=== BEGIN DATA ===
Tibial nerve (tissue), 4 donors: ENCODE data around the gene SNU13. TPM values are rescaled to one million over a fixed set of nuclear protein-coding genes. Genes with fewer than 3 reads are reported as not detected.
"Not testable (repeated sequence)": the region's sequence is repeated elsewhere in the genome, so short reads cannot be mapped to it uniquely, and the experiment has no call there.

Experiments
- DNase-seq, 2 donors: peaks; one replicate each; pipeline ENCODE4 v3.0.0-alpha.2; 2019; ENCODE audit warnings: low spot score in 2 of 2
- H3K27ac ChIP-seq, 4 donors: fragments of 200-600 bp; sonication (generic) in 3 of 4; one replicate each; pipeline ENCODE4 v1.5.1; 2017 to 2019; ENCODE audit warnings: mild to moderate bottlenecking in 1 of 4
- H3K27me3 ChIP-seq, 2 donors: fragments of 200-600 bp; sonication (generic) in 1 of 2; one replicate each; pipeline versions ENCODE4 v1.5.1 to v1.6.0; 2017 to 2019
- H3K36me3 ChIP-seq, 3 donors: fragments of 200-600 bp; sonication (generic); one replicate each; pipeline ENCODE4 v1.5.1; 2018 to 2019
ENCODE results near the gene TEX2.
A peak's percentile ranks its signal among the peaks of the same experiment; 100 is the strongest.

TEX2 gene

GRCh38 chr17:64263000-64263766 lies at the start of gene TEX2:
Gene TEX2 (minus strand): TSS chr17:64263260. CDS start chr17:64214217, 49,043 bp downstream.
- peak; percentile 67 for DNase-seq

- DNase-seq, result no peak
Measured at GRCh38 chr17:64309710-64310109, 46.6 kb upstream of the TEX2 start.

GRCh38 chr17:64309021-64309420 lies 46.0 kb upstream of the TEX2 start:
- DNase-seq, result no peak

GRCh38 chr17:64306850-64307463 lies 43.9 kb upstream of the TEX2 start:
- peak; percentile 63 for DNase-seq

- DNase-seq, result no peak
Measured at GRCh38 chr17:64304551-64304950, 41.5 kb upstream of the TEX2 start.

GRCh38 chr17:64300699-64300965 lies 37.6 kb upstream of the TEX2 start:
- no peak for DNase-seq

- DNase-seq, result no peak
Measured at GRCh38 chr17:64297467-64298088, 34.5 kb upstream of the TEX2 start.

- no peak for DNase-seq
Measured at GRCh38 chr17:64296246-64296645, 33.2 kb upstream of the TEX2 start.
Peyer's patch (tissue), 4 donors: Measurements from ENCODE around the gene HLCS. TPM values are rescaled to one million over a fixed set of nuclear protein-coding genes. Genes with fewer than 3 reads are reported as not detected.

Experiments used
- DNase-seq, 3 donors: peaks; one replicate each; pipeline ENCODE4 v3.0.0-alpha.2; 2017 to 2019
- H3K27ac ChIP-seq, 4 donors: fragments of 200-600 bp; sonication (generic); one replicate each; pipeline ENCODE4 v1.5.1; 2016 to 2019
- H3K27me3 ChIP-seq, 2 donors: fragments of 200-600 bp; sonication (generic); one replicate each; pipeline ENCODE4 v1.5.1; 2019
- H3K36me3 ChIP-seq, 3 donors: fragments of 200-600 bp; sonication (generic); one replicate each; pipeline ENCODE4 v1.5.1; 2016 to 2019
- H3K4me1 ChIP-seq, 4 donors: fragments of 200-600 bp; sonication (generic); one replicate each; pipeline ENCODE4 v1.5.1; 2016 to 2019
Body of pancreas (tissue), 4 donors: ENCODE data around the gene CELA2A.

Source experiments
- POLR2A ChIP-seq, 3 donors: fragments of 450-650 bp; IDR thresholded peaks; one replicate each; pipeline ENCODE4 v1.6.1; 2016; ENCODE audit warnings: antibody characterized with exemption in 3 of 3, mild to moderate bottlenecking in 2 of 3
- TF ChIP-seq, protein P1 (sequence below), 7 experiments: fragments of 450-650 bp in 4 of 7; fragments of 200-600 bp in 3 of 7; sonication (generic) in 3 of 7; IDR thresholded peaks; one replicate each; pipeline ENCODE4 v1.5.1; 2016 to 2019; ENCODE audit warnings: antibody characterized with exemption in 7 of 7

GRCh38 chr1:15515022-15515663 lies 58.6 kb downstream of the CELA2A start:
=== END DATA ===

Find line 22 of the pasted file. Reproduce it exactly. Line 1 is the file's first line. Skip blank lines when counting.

GRCh38 chr17:64300699-64300965 lies 37.6 kb upstream of the TEX2 start: